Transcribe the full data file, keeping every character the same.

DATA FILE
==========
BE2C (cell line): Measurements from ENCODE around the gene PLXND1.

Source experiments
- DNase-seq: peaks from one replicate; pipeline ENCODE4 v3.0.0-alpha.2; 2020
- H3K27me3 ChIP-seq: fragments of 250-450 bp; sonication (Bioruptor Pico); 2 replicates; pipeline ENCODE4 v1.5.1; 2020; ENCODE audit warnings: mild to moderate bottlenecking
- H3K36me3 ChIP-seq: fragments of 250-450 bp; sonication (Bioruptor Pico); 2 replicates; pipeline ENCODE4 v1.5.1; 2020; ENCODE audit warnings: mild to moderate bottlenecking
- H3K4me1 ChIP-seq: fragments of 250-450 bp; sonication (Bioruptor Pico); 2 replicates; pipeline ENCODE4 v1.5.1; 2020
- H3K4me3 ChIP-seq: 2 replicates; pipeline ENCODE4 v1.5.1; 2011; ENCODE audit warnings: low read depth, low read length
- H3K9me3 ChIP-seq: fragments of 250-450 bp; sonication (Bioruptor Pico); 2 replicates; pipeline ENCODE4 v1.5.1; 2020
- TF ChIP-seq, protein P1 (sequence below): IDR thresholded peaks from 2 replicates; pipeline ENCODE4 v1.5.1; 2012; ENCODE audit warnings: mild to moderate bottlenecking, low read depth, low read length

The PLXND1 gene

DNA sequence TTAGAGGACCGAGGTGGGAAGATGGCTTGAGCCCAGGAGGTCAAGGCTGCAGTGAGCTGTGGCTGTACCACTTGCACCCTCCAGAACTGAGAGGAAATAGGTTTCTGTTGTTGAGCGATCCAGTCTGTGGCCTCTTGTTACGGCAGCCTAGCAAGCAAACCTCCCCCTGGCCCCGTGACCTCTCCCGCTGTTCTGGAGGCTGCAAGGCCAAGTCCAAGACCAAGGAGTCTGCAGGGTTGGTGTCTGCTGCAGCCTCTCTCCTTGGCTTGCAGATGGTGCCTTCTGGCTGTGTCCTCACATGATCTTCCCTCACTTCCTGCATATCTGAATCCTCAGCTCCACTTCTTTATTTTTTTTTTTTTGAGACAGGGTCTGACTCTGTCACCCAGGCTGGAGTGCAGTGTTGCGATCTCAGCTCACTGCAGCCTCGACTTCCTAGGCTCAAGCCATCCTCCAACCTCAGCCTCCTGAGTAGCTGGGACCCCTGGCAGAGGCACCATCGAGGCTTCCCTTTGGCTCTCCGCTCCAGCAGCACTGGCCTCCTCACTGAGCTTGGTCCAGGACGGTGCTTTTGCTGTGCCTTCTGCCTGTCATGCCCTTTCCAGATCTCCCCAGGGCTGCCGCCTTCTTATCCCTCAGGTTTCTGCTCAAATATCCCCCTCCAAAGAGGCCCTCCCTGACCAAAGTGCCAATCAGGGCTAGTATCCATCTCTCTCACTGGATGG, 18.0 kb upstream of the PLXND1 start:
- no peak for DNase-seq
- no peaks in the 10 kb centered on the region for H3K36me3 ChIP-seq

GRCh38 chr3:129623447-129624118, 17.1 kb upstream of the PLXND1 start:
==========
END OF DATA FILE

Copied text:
BE2C (cell line): Measurements from ENCODE around the gene PLXND1.

Source experiments
- DNase-seq: peaks from one replicate; pipeline ENCODE4 v3.0.0-alpha.2; 2020
- H3K27me3 ChIP-seq: fragments of 250-450 bp; sonication (Bioruptor Pico); 2 replicates; pipeline ENCODE4 v1.5.1; 2020; ENCODE audit warnings: mild to moderate bottlenecking
- H3K36me3 ChIP-seq: fragments of 250-450 bp; sonication (Bioruptor Pico); 2 replicates; pipeline ENCODE4 v1.5.1; 2020; ENCODE audit warnings: mild to moderate bottlenecking
- H3K4me1 ChIP-seq: fragments of 250-450 bp; sonication (Bioruptor Pico); 2 replicates; pipeline ENCODE4 v1.5.1; 2020
- H3K4me3 ChIP-seq: 2 replicates; pipeline ENCODE4 v1.5.1; 2011; ENCODE audit warnings: low read depth, low read length
- H3K9me3 ChIP-seq: fragments of 250-450 bp; sonication (Bioruptor Pico); 2 replicates; pipeline ENCODE4 v1.5.1; 2020
- TF ChIP-seq, protein P1 (sequence below): IDR thresholded peaks from 2 replicates; pipeline ENCODE4 v1.5.1; 2012; ENCODE audit warnings: mild to moderate bottlenecking, low read depth, low read length

The PLXND1 gene

DNA sequence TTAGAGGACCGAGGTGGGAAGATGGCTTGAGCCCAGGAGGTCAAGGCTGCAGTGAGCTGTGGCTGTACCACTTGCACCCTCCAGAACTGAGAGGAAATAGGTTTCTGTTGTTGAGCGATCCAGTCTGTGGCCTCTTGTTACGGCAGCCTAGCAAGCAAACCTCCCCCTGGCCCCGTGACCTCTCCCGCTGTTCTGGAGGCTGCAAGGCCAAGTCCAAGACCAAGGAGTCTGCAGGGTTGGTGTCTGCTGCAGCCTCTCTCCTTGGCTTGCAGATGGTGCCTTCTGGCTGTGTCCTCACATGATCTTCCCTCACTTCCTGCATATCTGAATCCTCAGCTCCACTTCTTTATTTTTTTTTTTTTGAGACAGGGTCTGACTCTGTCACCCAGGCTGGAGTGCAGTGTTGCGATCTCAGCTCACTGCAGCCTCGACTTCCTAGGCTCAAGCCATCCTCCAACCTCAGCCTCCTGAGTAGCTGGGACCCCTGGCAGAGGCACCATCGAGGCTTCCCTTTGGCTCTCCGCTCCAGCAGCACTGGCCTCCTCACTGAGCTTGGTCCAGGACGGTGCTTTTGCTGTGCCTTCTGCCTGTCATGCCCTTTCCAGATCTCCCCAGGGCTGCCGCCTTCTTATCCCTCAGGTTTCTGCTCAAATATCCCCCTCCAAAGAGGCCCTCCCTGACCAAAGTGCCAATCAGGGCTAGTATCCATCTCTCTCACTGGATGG, 18.0 kb upstream of the PLXND1 start:
- no peak for DNase-seq
- no peaks in the 10 kb centered on the region for H3K36me3 ChIP-seq

GRCh38 chr3:129623447-129624118, 17.1 kb upstream of the PLXND1 start: